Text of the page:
There are certain things workers look for in a job — competitive pay, great health benefits, and the little perks that make coming to work all the more pleasant. However, some of those perks might end up hurting employees more so than benefiting them. Here are a few your company might want to do away with.
1. Game rooms
Office game rooms seem like a cool idea at first. After all, what better way to take a mid-day break than by engaging in a friendly game of table tennis or pool? Here’s the problem with game rooms, though: They’re loud, they take away from work time, and there are often not enough activities to go around anyway. Think about it: A single game table for a 200-person company isn’t going to give your employees a break; it’ll give a small handful of workers a break if they’re lucky enough to squeeze in there. And unless that game room is strategically situated, the noise that emanates from it might serve as a major distraction to those folks who are trying to plug away at their desks.
2. Nap rooms
There’s data out there showing that napping at work is a great idea, as it can lead to an uptick in employee productivity. But a company nap room might not be the best way to go about it. If anything, employees have a better chance of getting some afternoon shut-eye in the privacy of their cars, especially when the constant opening and closing of the nap room door might render any attempt at sleep utterly useless. Also, unless they’re well-maintained, nap rooms often contribute to the spread of germs. After all, if you have a company with 400 employees and a nap room with two futons and blankets, think about the number of bodies that’ll have made contact with those surfaces in a given eight-hour period. Kind of makes you want to douse yourself in sanitizer and never set foot in the nap room again.
3. Team outings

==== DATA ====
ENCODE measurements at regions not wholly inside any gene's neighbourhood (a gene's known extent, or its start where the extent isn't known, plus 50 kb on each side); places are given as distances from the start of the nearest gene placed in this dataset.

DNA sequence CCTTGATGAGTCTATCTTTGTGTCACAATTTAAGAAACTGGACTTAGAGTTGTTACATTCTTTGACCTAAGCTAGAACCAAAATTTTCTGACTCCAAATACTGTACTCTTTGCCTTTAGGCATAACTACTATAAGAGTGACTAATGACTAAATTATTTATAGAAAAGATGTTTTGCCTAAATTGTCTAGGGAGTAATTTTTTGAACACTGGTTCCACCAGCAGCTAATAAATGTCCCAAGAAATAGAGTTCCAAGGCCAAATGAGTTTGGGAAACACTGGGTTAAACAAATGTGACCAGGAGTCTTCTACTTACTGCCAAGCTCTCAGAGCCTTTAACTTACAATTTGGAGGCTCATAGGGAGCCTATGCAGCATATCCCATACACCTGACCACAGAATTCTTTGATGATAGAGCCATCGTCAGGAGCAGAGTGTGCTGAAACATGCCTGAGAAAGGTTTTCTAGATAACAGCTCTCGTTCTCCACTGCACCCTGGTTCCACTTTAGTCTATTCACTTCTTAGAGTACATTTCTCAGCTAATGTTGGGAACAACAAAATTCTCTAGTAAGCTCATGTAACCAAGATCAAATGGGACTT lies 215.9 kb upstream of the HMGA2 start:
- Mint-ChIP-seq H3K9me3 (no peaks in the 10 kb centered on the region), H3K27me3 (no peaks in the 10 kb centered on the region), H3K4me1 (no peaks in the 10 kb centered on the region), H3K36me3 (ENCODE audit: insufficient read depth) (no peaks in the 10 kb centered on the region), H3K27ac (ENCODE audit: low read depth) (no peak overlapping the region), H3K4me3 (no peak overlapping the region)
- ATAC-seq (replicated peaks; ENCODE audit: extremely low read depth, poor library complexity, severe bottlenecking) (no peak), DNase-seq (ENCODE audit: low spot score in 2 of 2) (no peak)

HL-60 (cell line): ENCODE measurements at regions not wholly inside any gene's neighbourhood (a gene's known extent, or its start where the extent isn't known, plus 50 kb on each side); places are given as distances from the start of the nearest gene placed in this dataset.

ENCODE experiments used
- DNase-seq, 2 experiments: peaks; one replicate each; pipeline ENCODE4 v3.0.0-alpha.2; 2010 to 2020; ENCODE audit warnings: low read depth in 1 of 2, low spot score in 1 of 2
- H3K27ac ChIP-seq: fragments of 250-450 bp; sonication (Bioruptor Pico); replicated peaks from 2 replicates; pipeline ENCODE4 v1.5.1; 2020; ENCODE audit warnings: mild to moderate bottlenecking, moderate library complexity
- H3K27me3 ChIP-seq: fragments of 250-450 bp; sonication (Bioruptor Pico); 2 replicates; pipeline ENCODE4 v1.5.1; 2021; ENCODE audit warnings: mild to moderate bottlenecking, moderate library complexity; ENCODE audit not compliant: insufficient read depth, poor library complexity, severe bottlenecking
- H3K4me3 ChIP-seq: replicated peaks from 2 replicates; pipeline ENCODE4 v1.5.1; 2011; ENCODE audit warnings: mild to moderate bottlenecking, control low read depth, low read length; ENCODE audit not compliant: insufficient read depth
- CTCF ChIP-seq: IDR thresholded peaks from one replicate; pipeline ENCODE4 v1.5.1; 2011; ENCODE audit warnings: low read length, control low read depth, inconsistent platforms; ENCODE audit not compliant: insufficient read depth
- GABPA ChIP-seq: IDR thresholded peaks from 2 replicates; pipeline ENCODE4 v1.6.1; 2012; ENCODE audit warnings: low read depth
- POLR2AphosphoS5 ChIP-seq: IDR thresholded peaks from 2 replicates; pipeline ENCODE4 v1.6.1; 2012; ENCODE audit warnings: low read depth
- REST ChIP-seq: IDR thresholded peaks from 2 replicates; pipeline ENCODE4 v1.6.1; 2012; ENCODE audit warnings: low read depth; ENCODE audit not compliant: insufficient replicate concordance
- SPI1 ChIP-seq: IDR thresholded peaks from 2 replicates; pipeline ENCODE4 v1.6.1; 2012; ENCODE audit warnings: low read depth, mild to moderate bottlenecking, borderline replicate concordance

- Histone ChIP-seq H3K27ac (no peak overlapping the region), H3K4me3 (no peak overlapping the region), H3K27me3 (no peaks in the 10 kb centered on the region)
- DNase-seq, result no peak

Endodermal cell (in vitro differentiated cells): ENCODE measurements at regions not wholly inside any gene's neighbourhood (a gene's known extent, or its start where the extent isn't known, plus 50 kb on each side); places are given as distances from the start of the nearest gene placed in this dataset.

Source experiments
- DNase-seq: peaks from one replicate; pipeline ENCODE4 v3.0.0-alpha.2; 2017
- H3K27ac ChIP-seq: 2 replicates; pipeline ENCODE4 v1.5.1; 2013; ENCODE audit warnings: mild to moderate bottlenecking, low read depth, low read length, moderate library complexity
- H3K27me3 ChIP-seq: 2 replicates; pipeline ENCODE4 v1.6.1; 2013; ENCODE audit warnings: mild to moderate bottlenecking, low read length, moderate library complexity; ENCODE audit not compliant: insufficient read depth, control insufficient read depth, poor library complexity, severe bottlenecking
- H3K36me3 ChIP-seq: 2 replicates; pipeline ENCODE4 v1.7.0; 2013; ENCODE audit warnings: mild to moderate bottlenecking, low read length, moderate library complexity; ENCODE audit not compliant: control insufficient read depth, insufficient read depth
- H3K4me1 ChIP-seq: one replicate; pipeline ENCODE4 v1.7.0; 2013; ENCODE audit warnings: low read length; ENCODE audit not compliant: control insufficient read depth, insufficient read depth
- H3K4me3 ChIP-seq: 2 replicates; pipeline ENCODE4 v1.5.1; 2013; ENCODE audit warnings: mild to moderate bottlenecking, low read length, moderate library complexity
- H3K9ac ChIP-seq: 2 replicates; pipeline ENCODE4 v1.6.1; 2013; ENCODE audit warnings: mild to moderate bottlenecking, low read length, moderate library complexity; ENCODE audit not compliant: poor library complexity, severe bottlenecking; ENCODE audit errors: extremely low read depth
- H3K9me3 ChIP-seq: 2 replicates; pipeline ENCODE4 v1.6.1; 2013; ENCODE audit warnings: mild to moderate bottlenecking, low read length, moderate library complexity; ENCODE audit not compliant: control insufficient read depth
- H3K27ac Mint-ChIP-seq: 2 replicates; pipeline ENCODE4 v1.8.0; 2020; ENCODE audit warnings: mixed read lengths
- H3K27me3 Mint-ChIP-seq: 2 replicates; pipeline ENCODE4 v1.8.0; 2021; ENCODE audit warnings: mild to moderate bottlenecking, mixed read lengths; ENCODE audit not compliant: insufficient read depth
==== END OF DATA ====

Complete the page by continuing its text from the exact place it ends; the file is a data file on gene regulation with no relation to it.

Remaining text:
At first, team outings might seem like a great way to fuel bonding and give workers exciting activities to look forward to. Much of the time, though, they’re nothing more than a drag. When they occur during the week, they put employees in a position where they risk falling behind on deadlines. And when they’re scheduled for weekends, they cut into workers’ personal time. Before you spend money on team outings, ask your employees whether they actually think they’re necessary. You might achieve the same goals by sponsoring team lunches or happy hours at a fraction of the cost instead.
4. Free lunch
Free food might seem like a great perk for workers, but when you provide lunch all the time, employees are less likely to snag a real daytime break. Furthermore, unless you’re going to accommodate all of the dietary restrictions your workers have, many employees might feel slighted that their needs aren’t being addressed in your free lunch program, thereby turning what’s designed to be a positive thing into a negative.
As an employer, it’s commendable that you’d want to make your workers’ experience as positive as possible. Just be careful about the so-called perks you offer. At the end of the day, a little more scheduling flexibility could do a better job of making your employees happy than any of the aforementioned benefits, and it’ll cost you less, too.